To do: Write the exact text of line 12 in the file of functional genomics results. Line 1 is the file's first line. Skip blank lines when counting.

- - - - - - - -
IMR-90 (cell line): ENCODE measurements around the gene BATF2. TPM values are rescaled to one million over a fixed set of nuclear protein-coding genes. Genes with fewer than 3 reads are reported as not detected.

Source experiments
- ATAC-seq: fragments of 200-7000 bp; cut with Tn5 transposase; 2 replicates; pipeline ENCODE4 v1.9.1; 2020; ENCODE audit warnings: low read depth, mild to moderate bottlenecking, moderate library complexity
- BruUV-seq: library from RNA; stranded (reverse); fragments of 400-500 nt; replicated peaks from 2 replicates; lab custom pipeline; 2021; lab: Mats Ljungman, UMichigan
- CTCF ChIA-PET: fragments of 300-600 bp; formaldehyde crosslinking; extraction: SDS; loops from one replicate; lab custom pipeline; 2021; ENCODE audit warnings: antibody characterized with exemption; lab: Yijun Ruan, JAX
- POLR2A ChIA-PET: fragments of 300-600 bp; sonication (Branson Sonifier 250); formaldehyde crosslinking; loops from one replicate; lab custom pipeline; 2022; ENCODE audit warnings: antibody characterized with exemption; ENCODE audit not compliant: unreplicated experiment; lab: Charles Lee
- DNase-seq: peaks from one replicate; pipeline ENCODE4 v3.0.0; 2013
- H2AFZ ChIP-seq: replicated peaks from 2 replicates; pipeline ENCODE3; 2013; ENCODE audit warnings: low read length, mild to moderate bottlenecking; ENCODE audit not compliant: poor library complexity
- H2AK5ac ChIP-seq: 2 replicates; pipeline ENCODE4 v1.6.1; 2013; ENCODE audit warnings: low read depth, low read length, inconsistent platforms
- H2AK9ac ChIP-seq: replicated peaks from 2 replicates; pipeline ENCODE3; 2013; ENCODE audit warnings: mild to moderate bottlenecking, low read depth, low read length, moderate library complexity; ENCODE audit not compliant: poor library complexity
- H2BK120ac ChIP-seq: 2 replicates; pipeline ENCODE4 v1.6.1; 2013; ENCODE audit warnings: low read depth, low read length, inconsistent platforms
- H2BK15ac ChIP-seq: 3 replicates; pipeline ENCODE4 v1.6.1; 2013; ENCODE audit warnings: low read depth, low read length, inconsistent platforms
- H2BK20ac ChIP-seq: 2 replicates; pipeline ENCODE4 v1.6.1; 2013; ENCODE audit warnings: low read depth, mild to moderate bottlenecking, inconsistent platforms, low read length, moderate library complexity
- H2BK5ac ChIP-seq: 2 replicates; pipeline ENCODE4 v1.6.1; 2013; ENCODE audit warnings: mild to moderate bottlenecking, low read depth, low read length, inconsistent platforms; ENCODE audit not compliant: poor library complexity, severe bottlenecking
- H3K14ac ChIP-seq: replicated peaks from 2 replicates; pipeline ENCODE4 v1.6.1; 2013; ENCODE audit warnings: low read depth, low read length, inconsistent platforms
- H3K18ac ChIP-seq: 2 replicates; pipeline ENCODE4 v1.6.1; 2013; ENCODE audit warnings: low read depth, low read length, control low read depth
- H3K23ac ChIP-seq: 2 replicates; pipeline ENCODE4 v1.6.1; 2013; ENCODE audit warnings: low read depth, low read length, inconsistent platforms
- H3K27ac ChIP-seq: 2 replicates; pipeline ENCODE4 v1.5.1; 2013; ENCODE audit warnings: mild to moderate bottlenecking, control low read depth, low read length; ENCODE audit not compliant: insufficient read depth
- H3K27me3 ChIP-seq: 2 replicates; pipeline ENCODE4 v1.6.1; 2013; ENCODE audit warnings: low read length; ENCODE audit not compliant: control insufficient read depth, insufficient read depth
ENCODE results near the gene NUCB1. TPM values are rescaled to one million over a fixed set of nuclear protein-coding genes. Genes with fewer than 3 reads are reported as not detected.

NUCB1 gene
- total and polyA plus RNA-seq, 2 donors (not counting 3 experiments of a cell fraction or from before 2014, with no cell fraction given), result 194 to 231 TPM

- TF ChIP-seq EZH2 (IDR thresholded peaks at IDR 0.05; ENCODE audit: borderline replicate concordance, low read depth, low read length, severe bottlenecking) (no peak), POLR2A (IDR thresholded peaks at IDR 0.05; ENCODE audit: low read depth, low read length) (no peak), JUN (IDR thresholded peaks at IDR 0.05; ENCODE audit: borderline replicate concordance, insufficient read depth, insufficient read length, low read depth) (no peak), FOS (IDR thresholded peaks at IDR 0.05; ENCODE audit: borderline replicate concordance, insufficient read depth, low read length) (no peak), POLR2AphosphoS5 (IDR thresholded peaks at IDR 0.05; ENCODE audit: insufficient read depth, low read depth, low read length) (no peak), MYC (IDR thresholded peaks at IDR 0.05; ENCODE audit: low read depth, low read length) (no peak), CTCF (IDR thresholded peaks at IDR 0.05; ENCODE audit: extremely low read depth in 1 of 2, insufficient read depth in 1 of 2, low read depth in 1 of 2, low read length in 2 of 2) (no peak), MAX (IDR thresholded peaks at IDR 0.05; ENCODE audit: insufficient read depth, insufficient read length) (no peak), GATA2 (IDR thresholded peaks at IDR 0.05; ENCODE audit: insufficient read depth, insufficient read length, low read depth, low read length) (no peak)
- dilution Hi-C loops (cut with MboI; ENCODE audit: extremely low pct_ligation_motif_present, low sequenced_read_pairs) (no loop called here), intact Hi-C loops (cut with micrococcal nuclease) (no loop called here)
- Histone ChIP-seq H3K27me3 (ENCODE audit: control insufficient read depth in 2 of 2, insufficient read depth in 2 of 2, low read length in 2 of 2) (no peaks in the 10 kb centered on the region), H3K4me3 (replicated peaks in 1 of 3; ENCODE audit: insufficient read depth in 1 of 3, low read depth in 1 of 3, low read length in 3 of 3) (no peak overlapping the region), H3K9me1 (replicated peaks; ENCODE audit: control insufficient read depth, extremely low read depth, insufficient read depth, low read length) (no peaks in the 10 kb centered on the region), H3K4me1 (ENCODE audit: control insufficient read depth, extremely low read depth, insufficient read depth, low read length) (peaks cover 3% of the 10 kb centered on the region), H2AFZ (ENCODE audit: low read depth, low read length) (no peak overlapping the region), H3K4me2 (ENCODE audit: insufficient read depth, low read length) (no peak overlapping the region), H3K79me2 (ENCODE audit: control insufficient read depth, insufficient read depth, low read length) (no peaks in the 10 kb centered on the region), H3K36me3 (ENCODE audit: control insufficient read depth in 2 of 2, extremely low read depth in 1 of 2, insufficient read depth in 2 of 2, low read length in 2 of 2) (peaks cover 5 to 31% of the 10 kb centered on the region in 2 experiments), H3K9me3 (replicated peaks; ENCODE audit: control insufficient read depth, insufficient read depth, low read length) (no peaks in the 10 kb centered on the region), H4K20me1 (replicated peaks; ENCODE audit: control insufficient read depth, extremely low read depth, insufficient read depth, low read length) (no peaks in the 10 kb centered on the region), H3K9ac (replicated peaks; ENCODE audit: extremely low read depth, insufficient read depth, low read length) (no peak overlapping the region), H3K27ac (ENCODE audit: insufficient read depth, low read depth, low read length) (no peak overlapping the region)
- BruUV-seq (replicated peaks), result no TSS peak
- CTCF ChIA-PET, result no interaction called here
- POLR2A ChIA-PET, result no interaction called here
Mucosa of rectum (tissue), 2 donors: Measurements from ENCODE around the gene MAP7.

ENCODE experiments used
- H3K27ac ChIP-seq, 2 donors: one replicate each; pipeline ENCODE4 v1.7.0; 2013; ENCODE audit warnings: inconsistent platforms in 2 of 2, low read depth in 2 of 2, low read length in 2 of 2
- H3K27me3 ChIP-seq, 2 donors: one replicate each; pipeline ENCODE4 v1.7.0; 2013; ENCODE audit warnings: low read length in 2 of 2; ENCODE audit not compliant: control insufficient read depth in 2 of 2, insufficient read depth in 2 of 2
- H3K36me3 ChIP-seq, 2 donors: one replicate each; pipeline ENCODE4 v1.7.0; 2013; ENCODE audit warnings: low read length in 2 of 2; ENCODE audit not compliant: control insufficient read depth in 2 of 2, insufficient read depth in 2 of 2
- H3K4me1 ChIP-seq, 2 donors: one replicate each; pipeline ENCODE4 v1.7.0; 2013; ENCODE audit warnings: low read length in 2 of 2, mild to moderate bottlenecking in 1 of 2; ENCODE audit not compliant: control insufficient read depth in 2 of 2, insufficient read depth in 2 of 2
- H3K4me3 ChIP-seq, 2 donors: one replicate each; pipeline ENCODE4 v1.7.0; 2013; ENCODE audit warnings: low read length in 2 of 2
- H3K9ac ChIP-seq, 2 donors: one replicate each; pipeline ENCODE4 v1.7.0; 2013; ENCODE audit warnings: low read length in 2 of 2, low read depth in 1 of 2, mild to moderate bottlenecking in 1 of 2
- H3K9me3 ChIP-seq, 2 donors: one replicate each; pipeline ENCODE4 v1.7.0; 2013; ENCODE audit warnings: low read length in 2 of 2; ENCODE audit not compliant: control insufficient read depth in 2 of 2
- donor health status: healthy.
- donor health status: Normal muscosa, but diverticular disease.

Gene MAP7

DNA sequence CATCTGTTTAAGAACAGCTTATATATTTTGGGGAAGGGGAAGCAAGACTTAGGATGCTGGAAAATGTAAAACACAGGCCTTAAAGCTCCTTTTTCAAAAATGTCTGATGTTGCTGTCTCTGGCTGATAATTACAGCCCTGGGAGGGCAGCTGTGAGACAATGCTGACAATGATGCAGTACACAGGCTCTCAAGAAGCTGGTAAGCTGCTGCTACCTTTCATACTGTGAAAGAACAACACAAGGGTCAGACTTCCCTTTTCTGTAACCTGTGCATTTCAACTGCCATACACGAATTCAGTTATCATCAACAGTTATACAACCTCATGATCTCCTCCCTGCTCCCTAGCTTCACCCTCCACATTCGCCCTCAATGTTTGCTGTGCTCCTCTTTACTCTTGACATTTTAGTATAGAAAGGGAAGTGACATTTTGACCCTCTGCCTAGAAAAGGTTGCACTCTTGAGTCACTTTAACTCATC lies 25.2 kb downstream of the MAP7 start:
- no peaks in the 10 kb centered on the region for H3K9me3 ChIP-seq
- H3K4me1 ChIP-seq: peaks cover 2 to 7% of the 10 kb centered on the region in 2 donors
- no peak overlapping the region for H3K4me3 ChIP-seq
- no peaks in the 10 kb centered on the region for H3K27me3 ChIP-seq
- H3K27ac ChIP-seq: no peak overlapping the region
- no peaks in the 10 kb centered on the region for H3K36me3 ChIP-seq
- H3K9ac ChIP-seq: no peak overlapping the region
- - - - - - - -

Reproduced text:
- H2BK15ac ChIP-seq: 3 replicates; pipeline ENCODE4 v1.6.1; 2013; ENCODE audit warnings: low read depth, low read length, inconsistent platforms